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Erosion mitigation of lignosulfonate treated unstable soils

Conference Paper


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Abstract


  • Highly unstable soils are common in many parts of the world. In recent years, traditional chemical admixtures such as cement, lime and fly ash were used for stabilising these soils. However, not all chemical stabilisers are readily acceptable due to stringent occupational health and safety issues and invariable change of soil pH that often limits the scope of vegetation plus imposing a threat to ground water pollution. However, recent research shows that lignosulfonate, an environmentally sustainable admixture, can stabilise unstable and erodible soils without causing adverse effects on the environment. This paper presents the results of a laboratory investigation and model predictions on the internal erosion behaviour of an unstable soil stabilised by lignosulfonate. Test results reveal that the erosion parameters such as the critical shear stress and coefficient of soil erosion were improved

    with the increased amount of lignosulfonate. A theoretical model has also been developed to capture the internal erosion behaviour of soil based on the law of conservation of energy. The stabilization of the soil particles by lignosulfonate treatment is characterized by the increased strain energy required to break the inter-particle bonds. The model predictions capture the internal erosion behaviour of lignosulfonate treated soil similar to the laboratory experiments.

UOW Authors


  •   Indraratna, Buddhima (external author)
  •   Athukorala, Rasika Manori. (external author)
  •   Jayan Sylaja, Vinod

Publication Date


  • 2014

Citation


  • Indraratna, B., Athukorala, R. & Vinod, J. S. (2014). Erosion mitigation of lignosulfonate treated unstable soils. In A. Bouazza, S. T. S . Yuen & B. Brown (Eds.), 7th International Congress on Environmental Geotechnics (pp. 793-800). Melbourne, Australia: Engineers Australia.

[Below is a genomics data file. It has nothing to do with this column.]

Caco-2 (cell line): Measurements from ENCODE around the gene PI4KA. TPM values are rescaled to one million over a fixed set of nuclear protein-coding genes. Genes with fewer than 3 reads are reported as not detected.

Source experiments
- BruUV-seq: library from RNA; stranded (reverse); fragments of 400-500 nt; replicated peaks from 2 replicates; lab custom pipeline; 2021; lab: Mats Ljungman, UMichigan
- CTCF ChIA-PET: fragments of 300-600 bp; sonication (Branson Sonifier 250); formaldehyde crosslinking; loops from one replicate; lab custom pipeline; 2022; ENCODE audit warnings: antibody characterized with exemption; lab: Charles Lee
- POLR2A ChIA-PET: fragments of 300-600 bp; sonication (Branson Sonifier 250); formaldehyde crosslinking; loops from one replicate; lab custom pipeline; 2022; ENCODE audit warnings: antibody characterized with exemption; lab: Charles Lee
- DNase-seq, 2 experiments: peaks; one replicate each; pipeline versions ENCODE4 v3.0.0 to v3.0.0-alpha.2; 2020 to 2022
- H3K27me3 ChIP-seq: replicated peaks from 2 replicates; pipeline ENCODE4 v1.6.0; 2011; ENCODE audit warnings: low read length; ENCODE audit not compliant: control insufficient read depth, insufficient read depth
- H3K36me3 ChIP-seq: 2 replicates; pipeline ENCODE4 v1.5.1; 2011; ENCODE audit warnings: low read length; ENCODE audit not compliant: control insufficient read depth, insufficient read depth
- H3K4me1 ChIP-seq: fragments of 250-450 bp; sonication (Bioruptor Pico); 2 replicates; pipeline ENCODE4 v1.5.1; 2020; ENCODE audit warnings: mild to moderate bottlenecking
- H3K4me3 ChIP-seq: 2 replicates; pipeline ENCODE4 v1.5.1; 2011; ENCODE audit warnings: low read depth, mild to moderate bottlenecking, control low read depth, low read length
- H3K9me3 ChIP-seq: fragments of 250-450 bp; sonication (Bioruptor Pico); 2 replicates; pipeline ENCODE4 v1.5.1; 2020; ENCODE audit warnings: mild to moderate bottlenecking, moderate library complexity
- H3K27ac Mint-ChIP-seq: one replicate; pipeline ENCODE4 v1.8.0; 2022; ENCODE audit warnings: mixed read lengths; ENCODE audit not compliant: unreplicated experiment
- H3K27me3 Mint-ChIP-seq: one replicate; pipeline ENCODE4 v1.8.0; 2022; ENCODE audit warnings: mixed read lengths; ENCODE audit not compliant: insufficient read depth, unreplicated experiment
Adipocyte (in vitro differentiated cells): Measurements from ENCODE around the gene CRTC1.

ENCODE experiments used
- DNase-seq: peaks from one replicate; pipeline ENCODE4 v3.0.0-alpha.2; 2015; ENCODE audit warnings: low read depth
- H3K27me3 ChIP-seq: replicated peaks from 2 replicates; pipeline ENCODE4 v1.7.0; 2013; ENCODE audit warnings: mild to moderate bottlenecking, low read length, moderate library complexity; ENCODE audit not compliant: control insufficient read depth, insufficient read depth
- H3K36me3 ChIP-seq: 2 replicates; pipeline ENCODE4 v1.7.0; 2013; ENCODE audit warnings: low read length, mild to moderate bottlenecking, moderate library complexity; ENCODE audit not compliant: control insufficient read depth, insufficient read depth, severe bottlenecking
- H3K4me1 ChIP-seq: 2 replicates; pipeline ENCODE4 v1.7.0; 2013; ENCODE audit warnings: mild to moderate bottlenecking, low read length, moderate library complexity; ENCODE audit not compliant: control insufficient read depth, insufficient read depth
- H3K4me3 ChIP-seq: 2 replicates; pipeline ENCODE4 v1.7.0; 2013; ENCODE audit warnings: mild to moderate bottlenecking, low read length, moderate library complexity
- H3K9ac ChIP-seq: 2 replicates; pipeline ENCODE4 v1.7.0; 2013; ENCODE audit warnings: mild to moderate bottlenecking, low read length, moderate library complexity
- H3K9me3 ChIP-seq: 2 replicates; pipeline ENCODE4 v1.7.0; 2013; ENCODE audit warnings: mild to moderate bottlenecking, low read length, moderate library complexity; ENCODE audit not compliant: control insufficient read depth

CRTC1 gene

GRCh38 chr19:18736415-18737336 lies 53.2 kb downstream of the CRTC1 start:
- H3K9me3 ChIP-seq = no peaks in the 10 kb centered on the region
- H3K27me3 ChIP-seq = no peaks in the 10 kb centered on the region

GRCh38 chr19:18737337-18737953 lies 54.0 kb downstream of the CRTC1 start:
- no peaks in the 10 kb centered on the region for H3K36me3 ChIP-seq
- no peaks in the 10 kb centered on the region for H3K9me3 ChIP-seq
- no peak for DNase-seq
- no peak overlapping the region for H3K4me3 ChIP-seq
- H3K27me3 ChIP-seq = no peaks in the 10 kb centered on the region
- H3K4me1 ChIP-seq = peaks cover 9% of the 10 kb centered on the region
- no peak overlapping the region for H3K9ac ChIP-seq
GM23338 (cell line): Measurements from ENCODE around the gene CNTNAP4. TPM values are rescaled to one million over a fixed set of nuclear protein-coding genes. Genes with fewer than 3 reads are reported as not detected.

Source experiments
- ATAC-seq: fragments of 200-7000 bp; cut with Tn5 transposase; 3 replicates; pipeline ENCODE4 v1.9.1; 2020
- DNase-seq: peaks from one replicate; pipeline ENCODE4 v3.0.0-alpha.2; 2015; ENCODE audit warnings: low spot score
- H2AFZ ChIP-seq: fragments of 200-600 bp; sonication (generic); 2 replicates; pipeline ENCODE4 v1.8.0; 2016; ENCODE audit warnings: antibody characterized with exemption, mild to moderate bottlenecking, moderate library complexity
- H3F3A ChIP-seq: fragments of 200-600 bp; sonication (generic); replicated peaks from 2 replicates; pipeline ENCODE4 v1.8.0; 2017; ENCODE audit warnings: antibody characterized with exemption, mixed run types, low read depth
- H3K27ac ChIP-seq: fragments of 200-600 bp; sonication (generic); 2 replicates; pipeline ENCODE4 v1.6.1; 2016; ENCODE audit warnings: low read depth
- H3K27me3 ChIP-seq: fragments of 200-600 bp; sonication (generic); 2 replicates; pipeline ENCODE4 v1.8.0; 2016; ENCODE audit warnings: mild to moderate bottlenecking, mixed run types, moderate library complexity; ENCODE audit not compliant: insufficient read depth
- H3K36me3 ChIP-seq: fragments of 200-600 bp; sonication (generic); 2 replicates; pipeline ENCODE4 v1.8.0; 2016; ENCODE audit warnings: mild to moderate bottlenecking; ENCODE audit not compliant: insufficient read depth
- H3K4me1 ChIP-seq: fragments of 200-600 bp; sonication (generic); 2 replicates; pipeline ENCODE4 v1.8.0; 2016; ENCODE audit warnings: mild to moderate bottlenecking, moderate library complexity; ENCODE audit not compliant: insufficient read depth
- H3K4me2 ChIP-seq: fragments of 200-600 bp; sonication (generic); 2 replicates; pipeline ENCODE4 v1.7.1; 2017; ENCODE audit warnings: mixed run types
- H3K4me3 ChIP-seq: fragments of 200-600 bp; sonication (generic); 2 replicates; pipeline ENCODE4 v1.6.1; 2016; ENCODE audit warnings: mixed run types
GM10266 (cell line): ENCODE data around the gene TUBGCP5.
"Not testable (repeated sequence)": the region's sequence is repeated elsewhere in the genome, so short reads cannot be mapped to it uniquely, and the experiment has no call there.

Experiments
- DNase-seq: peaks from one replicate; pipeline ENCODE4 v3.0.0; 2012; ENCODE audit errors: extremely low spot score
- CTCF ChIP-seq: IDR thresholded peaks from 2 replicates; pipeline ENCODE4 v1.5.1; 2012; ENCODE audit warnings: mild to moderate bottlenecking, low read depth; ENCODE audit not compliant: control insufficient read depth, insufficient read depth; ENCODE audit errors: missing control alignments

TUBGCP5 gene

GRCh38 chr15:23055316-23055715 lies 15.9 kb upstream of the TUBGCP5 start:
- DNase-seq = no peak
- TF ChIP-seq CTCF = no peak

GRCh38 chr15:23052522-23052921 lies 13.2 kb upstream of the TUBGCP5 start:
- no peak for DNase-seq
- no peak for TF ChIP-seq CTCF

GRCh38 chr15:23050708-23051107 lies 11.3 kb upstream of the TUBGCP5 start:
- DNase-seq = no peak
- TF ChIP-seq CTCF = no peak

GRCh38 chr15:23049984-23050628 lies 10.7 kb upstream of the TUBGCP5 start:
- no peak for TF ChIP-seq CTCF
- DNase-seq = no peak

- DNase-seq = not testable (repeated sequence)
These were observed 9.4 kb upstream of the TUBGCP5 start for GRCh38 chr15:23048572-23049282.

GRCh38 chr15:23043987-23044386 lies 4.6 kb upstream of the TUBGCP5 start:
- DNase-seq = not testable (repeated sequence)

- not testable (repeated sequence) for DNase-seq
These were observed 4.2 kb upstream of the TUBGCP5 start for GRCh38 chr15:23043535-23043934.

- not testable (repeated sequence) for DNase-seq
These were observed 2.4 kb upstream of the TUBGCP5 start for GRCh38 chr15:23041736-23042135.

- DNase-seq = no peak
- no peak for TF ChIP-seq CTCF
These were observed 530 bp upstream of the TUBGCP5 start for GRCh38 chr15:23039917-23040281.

Ro Full-text Url


  • http://ro.uow.edu.au/cgi/viewcontent.cgi?article=4123&context=eispapers

Ro Metadata Url


  • http://ro.uow.edu.au/eispapers/3107

Start Page


  • 793

End Page


  • 800

Place Of Publication


  • Melbourne, Australia

Abstract


  • Highly unstable soils are common in many parts of the world. In recent years, traditional chemical admixtures such as cement, lime and fly ash were used for stabilising these soils. However, not all chemical stabilisers are readily acceptable due to stringent occupational health and safety issues and invariable change of soil pH that often limits the scope of vegetation plus imposing a threat to ground water pollution. However, recent research shows that lignosulfonate, an environmentally sustainable admixture, can stabilise unstable and erodible soils without causing adverse effects on the environment. This paper presents the results of a laboratory investigation and model predictions on the internal erosion behaviour of an unstable soil stabilised by lignosulfonate. Test results reveal that the erosion parameters such as the critical shear stress and coefficient of soil erosion were improved

    with the increased amount of lignosulfonate. A theoretical model has also been developed to capture the internal erosion behaviour of soil based on the law of conservation of energy. The stabilization of the soil particles by lignosulfonate treatment is characterized by the increased strain energy required to break the inter-particle bonds. The model predictions capture the internal erosion behaviour of lignosulfonate treated soil similar to the laboratory experiments.

UOW Authors


  •   Indraratna, Buddhima (external author)
  •   Athukorala, Rasika Manori. (external author)
  •   Jayan Sylaja, Vinod

Publication Date


  • 2014

Citation


  • Indraratna, B., Athukorala, R. & Vinod, J. S. (2014). Erosion mitigation of lignosulfonate treated unstable soils. In A. Bouazza, S. T. S . Yuen & B. Brown (Eds.), 7th International Congress on Environmental Geotechnics (pp. 793-800). Melbourne, Australia: Engineers Australia.

Ro Full-text Url


  • http://ro.uow.edu.au/cgi/viewcontent.cgi?article=4123&context=eispapers

Ro Metadata Url


  • http://ro.uow.edu.au/eispapers/3107

Start Page


  • 793

End Page


  • 800

Place Of Publication


  • Melbourne, Australia